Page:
PLDI 2024
Mon 24 - Fri 28 June 2024 Copenhagen, Denmark

This program is tentative and subject to change.

Thu 27 Jun 2024 11:40 - 12:00 at Iceland / Denmark - Managed Languages

The runtimes of managed object-oriented languages such as Java allocate objects on the heap, and rely on automatic garbage collection (GC) techniques for freeing up unused objects. Most such runtimes also consist of just-in-time (JIT) compilers that optimize memory access and GC times by employing escape analysis: an object that does not escape (outlive) its allocating method can be allocated on (and freed up with) the stack frame of the corresponding method. However, in order to minimize the time spent in JIT compilation, the scope of such useful analyses is quite limited, thereby restricting their precision significantly. On the contrary, even though it is feasible to perform precise program analyses statically, it is not possible to use their results in a managed runtime without a closed-world assumption. In this paper, we propose a static+dynamic scheme that allows one to harness the results of a precise static escape analysis for allocating objects on stack, while taking care of both soundness and efficiency concerns in the runtime.

Our scheme comprises of three key ideas. First, using the results of a statically performed escape analysis, it performs optimistic stack allocation during JIT compilation. Second, it handles the challenges associated with features that may invalidate the optimism, using a novel idea of dynamic heapification. Third, it uses another novel notion of stack ordering, again supported by a static analysis, to reduce the overheads associated with the checks that determine the need for heapification. The static and the runtime components of our approach are implemented in the Soot optimization framework and in the tiered infrastructure of the Eclipse OpenJ9 VM, respectively. To evaluate the benefits, we compare our scheme with the existing escape analysis and find that it succeeds in allocating a much larger number of objects on the stack. Furthermore, the enhanced stack allocation leads to a significant reduction in the number of GC cycles and brings decent performance improvements, especially suited for constrained-memory environments.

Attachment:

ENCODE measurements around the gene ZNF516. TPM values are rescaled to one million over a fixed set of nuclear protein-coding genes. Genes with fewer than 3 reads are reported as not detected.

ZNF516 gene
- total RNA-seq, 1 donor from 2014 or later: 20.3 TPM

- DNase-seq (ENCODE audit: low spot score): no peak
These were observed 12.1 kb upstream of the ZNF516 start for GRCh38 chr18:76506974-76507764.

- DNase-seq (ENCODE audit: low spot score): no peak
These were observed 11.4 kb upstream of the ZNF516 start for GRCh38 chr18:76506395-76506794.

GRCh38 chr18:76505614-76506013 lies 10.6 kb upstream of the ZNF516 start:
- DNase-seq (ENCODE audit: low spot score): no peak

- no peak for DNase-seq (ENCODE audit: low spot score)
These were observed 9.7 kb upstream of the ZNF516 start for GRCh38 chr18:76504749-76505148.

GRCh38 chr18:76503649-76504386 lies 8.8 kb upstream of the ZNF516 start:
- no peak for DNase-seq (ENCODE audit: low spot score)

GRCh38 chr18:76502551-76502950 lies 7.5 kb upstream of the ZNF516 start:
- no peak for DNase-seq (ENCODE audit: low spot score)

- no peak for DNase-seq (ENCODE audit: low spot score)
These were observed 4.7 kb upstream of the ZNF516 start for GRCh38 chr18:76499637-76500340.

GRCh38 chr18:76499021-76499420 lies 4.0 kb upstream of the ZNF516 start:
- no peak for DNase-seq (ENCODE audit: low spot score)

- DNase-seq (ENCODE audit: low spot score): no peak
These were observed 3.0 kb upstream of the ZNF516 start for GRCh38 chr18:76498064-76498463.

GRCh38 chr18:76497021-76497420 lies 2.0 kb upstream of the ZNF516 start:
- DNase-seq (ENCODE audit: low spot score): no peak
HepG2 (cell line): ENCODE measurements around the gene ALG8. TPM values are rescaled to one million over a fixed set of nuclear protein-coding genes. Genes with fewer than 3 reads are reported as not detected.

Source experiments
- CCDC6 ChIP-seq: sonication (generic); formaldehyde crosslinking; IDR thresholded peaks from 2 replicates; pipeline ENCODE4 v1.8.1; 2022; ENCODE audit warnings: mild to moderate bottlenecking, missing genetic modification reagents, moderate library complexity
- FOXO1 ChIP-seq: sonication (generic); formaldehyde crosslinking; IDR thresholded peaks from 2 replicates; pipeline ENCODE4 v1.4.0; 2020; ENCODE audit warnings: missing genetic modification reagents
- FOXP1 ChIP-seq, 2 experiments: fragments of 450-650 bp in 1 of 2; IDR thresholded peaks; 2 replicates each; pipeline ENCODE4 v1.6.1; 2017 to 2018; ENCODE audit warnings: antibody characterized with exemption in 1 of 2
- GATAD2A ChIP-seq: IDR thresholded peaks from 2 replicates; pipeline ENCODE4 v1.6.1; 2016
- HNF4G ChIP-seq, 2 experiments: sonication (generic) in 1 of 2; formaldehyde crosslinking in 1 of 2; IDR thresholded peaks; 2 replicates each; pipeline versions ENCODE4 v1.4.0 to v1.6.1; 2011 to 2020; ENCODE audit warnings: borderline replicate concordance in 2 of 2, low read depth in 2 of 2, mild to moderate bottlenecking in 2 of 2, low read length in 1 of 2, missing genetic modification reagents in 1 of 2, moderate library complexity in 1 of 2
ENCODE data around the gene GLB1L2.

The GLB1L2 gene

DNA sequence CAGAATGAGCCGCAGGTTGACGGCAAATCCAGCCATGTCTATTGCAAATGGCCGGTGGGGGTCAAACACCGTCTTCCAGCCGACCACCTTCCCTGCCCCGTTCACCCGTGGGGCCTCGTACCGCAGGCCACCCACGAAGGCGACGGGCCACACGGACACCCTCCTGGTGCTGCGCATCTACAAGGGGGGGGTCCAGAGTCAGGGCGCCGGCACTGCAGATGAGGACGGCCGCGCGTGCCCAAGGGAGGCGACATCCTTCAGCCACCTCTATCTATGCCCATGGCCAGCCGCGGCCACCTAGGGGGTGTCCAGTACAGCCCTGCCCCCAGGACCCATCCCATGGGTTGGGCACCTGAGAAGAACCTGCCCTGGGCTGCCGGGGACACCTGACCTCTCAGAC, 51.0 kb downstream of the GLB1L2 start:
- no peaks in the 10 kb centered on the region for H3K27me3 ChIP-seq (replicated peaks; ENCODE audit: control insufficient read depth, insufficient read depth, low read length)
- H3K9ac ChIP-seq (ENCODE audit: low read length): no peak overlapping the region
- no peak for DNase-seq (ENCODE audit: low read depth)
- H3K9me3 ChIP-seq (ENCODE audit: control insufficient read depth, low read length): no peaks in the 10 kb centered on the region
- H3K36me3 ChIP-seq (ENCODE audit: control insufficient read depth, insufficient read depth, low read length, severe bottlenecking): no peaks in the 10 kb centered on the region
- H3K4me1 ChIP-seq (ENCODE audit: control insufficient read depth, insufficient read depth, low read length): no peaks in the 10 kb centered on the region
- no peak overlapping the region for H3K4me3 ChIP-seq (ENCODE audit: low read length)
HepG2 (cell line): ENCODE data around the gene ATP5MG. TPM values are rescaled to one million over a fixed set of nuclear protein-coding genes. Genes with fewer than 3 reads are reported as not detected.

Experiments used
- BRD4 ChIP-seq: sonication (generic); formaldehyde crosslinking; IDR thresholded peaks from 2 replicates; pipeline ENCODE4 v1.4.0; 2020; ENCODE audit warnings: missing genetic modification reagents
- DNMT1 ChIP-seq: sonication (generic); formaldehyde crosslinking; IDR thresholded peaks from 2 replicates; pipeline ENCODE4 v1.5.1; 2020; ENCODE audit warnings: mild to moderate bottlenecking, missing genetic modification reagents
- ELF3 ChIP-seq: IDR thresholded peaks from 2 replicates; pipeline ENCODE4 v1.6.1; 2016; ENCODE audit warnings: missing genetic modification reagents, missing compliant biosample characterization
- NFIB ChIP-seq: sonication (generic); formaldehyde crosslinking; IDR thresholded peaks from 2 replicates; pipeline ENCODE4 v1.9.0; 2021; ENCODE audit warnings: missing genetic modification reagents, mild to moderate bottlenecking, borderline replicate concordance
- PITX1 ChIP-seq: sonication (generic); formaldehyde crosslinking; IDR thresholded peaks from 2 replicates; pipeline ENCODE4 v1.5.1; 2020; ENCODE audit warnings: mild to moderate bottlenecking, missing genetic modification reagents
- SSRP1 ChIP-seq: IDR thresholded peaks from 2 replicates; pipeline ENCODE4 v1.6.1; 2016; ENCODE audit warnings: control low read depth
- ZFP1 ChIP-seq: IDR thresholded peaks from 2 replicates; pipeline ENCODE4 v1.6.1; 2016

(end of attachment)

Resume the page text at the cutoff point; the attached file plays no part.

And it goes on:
This program is tentative and subject to change.

Thu 27 Jun

Displayed time zone: Windhoek change

10:40 - 12:20
10:40
20m
Talk
Linear Matching of JavaScript Regular Expressions
PLDI Research Papers
DOI Pre-print
11:00
20m
Talk
RichWasm: Bringing Safe, Fine-Grained, Shared-Memory Interoperability Down to WebAssembly
PLDI Research Papers
Michael Fitzgibbons Northeastern University, Zoe Paraskevopoulou Ethereum Foundation, Noble Mushtak Northeastern University, Michelle Thalakottur Northeastern University, Jose Sulaiman Manzur Northeastern University, Amal Ahmed Northeastern University, USA
DOI
11:20
20m
Talk
Bringing the WebAssembly Standard up to Speed with SpecTec
PLDI Research Papers
Dongjun Youn KAIST, Shin Wonho KAIST, Jaehyun Lee KAIST, Sukyoung Ryu KAIST, Joachim Breitner unaffiliated, Philippa Gardner Imperial College London, Sam Lindley University of Edinburgh, Matija Pretnar University of Ljubljana, Xiaojia Rao Imperial College, Conrad Watt Nanyang Technological University, Andreas Rossberg Independent
DOI
11:40
20m
Talk
Optimistic Stack Allocation and Dynamic Heapification for Managed Runtimes
PLDI Research Papers
Aditya Anand Indian Institute of Technology Bombay, Solai Adithya IIT Mandi, Swapnil Rustagi IIT Mandi, Priyam Seth IIT Mandi, Vijay Sundaresan IBM Canada, Daryl Maier IBM Canada, V Krishna Nandivada IIT Madras, Manas Thakur Indian Institute of Technology Bombay
DOI Pre-print
12:00
20m
Talk
Concurrent Immediate Reference Counting
PLDI Research Papers
Jaehwang Jung KAIST, Jeonghyeon Kim KAIST, Matthew J. Parkinson Microsoft Azure Research, Jeehoon Kang KAIST
DOI